W3C home > Mailing lists > Public > xml-uri@w3.org > July 2000

Re: moving toward a decision

From: <keshlam@us.ibm.com>
Date: Wed, 5 Jul 2000 11:57:18 -0400
To: David Carlisle <david@dcarlisle.demon.co.uk>
cc: xml-uri@w3.org
Message-ID: <85256913.0057A972.00@D51MTA03.pok.ibm.com>
>xpath and infoset similarly unspecified
>not as previously suggested infoset unspecified and xpath data model
>with a specified behaviour

I must have been looking at the wrong copy of the proposal, then. Thanks;
that addresses one of my concerns.

>Joe Kesselman's original suggestion was much closer to "forbid" than
>this, I think.

Probably, though I'm not sure which of several scenarios was being
discussed at the time. The one we're currently looking at seems closes to
the Deprecate/Undefined proposal; while I would personally prefer Forbid, I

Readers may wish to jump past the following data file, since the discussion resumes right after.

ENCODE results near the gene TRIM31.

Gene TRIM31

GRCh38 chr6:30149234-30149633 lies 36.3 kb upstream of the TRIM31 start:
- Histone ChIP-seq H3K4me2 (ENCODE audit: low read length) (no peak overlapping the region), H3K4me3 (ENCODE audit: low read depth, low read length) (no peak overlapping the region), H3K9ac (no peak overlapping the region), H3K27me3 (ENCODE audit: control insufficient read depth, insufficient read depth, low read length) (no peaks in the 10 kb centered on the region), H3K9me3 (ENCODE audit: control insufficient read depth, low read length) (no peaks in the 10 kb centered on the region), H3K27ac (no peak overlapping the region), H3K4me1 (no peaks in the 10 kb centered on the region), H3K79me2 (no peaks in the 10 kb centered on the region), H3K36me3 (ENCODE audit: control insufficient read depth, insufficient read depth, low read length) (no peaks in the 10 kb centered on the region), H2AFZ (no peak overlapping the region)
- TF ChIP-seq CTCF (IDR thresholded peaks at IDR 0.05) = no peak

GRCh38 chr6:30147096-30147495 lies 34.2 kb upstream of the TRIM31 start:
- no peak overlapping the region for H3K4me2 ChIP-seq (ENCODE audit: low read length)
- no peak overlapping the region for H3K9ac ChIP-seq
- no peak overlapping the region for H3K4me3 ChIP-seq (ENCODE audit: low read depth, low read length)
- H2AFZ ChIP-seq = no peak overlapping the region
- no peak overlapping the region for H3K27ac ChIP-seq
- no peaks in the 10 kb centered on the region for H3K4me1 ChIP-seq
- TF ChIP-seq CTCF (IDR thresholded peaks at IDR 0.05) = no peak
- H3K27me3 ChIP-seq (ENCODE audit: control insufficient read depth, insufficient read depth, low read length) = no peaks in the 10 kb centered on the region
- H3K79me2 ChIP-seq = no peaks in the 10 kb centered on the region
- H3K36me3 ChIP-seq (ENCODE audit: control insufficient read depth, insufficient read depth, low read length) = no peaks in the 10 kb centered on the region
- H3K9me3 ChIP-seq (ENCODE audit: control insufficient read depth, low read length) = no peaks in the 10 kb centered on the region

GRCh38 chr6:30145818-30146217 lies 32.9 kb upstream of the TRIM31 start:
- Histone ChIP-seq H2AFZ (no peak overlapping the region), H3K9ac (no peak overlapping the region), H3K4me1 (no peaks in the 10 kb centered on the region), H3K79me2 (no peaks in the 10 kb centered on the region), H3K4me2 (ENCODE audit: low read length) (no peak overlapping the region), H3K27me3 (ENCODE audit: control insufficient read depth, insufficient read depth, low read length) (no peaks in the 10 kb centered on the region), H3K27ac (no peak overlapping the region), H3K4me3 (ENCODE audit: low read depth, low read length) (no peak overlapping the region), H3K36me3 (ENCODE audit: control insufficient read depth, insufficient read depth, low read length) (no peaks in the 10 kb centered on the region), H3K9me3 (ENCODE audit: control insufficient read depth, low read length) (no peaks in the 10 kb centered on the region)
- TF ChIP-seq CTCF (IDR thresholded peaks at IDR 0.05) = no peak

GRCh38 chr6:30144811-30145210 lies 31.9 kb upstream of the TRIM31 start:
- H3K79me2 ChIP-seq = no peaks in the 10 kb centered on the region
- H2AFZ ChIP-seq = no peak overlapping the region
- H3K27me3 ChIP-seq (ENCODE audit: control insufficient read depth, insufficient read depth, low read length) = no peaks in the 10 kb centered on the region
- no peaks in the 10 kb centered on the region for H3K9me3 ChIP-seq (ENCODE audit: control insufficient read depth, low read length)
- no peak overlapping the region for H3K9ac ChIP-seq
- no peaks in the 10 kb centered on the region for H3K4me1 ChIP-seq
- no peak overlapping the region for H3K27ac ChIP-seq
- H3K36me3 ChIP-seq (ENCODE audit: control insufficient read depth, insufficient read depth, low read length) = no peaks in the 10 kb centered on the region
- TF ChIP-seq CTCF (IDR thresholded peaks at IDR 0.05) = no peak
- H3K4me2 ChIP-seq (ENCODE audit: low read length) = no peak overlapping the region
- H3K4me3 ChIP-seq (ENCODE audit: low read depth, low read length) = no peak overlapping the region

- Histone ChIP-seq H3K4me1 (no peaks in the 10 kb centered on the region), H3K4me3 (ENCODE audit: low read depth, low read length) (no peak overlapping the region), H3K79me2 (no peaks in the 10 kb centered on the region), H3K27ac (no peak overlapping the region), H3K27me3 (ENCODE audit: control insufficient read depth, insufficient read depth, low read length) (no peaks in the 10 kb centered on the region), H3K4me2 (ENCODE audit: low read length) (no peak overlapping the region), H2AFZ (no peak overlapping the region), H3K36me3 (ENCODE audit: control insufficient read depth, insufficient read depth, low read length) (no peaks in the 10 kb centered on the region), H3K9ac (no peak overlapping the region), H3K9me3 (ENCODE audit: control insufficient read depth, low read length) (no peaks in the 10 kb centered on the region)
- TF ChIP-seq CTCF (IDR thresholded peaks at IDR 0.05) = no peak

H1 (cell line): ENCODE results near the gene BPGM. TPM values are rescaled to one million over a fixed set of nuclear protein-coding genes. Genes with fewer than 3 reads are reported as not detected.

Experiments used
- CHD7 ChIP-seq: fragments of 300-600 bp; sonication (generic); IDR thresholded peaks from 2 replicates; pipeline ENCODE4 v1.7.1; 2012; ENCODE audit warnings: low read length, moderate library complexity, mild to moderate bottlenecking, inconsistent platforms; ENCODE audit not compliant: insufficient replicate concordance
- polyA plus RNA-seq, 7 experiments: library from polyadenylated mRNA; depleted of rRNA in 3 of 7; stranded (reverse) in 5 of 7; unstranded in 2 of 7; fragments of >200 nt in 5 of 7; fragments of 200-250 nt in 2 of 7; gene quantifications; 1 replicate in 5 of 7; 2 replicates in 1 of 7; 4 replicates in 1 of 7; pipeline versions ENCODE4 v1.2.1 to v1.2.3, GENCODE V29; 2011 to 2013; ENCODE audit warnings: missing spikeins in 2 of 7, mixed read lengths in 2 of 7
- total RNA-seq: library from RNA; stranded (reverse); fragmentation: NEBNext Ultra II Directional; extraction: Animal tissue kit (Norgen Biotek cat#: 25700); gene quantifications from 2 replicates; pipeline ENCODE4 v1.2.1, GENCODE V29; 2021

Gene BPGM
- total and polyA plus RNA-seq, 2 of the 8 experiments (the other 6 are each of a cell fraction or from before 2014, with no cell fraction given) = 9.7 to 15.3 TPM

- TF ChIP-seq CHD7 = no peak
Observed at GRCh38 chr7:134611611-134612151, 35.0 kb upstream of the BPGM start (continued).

can see the argument for not breaking existing code unless absolutely

>somewhat strange approach for a putative standards making body to
>make that given a situation that all known implementations operate in
>an inter operable manner that the behaviour should be declared

Don't confuse serendipitous and specified interoperability. The latter is
guaranteed (assuming correct implementations), the former isn't.

There's a basic principle that simple agreement of the implementations we
know about does not, by itself, resolve an "unspecified" point in the spec.
Parallel evolution and similar solutions may yield similar behavior for
most implementations... but the next may find that its needs are best
served by deciding the other way, and it's no less "right" in doing so.

If you really want to nail something down for interoperability, go back to
the Working Group(s) and propose an official solution. But it's legitimate
for them to reject the proposal if they're concerned it may excessively
constrain future code.

Joe Kesselman  / IBM Research
Received on Wednesday, 5 July 2000 11:58:12 UTC

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